Mark Baratelli's "Mobile Art Show" had a different twist this month. Usually, Mark rents a U-Haul truck and has an artist exhibit their work inside. When I arrived at the City Arts Factory this month I found Mark unloading wrappers, newspapers and assorted bottles from the backseat of his beat up 1996 Chevy Cavalier. He put a bottle of mouthwash on the dashboard and loaded everything else into the trunk. He and Brian Feldman, a local performance artist, had decided at the last minute to create an event called "CarVersations," in which people could pay one dollar could sit in the passenger seat and have a five minute conversation with Brian.
Evan Miga showed up having heard about the event on Facebook. Mark had announced it only hours before. Evan showed me some wire that was wrapped around his backpack. At the end of the wire was a silver box with a switch. When he flipped the switch, the wire glowed a neon blue. As we spoke the neon flickered, fluctuating to the volume of our voices as we talked. He plans to use these wires to outline the corrugated robots he is creating for"Dog Powered Robot and the History of the Future" which will be in the Orlando Fringe Festival this May.He said some scenes will be in complete darkness with just the neon glow illuminating the scene. Evan wrapped the wire around the outer edge of the windshield of the car so when people spoke, the wire would glow.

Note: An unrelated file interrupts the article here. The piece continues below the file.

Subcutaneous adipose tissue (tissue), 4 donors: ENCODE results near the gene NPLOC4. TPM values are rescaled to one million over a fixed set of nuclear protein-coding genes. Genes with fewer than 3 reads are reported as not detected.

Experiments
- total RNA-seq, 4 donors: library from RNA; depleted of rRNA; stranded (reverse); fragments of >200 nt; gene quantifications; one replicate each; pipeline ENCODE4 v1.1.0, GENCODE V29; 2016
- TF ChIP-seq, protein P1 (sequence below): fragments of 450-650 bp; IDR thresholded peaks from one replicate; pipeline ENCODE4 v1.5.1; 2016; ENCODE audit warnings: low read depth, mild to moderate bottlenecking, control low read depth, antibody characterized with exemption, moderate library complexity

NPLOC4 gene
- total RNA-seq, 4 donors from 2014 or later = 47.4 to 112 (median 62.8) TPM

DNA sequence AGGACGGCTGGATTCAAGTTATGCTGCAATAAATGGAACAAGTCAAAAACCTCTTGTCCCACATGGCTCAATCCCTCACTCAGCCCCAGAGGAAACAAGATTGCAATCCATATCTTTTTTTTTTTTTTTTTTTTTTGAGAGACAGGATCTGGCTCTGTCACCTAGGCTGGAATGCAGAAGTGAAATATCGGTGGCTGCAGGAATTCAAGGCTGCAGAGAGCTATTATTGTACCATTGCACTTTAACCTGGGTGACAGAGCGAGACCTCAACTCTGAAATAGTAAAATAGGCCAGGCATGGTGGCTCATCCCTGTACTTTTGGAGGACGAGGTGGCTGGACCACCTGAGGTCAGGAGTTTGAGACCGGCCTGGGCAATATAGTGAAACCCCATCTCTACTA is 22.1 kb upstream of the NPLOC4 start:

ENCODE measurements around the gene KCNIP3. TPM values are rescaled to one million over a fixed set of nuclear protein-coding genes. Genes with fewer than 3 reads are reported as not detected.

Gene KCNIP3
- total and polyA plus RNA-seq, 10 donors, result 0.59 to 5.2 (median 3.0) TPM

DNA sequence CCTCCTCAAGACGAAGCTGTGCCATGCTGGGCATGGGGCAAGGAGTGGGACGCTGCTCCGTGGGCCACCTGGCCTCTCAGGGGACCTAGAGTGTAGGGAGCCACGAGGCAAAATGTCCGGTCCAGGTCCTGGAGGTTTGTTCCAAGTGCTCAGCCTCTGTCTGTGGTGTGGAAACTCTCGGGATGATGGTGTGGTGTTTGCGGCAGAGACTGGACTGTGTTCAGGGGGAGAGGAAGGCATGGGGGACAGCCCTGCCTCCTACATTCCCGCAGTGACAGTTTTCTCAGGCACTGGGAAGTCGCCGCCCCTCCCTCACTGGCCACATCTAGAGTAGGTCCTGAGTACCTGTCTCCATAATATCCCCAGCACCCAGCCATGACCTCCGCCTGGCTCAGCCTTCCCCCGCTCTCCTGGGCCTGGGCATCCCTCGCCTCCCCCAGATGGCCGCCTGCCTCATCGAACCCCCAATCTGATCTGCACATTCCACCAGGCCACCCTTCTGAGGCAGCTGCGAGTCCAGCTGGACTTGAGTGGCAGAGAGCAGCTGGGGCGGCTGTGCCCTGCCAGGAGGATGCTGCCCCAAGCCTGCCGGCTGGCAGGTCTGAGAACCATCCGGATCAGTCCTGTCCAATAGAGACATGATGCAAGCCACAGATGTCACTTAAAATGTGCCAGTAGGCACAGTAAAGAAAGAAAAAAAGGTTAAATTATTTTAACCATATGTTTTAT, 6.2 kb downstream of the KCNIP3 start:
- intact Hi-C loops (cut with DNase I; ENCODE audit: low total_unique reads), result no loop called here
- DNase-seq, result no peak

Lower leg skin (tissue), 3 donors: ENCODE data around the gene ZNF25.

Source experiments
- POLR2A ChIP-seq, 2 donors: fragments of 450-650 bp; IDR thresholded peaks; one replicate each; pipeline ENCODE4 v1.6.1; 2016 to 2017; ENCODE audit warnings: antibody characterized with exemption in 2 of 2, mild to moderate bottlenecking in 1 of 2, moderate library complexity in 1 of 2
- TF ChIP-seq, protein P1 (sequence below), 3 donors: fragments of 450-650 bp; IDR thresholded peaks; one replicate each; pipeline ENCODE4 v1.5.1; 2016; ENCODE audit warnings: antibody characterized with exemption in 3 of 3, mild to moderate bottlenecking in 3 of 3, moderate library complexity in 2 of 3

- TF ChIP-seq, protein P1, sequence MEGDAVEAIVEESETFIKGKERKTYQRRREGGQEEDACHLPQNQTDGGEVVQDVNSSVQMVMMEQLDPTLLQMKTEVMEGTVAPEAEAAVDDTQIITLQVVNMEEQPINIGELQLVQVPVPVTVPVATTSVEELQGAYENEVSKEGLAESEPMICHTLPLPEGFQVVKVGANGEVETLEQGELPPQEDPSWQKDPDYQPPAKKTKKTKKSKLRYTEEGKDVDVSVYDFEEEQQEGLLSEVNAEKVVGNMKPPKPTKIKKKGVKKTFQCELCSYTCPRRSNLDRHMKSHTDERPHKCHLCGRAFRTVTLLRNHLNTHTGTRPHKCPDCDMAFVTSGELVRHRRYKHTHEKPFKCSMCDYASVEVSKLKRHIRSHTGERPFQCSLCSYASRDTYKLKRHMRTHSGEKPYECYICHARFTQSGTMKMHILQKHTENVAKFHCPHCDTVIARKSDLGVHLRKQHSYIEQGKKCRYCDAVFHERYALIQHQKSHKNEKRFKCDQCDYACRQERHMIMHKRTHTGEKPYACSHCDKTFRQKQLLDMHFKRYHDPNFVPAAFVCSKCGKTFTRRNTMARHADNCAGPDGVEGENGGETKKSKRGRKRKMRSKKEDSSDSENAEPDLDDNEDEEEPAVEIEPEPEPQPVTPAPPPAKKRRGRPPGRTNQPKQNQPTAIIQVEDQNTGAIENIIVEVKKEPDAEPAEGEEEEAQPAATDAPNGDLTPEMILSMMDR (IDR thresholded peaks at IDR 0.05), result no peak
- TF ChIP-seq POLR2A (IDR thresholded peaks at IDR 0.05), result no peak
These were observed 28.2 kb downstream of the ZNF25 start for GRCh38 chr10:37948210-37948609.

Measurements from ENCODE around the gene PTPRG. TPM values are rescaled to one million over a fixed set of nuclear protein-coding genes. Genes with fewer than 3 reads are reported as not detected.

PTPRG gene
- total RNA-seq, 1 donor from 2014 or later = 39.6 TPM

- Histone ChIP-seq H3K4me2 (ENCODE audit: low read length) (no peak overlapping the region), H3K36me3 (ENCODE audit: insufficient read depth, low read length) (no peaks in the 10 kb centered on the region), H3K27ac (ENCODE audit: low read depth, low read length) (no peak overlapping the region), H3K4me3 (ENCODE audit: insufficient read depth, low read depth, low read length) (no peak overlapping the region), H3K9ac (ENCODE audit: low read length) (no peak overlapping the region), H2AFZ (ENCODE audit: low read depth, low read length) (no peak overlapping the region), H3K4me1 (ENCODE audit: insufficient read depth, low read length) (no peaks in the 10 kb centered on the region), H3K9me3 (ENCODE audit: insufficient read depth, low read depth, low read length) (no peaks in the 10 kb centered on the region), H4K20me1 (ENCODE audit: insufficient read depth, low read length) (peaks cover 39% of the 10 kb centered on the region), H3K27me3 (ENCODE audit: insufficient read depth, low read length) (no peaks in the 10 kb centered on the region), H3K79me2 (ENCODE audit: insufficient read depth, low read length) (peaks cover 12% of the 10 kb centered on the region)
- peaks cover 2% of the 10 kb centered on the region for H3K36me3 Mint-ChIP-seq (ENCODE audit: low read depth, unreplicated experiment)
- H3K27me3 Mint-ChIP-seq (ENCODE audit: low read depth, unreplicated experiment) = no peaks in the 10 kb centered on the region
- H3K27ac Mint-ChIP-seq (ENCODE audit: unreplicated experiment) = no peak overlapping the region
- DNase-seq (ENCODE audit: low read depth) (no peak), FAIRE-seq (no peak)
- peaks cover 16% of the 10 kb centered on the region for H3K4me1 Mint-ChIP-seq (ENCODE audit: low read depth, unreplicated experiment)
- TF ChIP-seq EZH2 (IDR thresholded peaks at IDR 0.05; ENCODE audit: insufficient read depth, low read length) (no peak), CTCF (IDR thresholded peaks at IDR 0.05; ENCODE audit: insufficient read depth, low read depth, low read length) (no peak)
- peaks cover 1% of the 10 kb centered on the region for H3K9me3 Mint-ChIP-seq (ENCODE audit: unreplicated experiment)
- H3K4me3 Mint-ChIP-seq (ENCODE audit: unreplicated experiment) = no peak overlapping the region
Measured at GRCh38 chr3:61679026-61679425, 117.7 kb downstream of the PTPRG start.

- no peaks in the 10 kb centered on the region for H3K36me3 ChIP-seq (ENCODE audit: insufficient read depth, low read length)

Brian showed up with his portable marquee and he set it up on the roof of the car. Mark shouted to Brian through the windshield, "Three minutes to places!" For some reason, after getting in the car, Brain flipped on the windshield wipers which sent the neon wire twisting in all directions. Mark shouted, "Noooooo!" Brian couldn't figure out how to turn off the wipers quick enough. He shouted back, "How do you turn the wipers off?" I laughed out loud. It was like watching vintage Laurel and Hardy slapstick.
Several SAK Comedy Lab volunteers came down during the event to speak to Brian in the Car. Orlando Live host Peter Murphy had an interview with Brian, which the cameraman filmed from the backseat. My wife stopped by, paid her dollar and spoke to Brian for five minutes. I am not sure I gave her a solid five minutes of my attention since I was struggling with the sketch on my digital tablet. Before I knew it, CarVersations was over. Mark drove off and I continued to throw down digital washes till I was satisfied.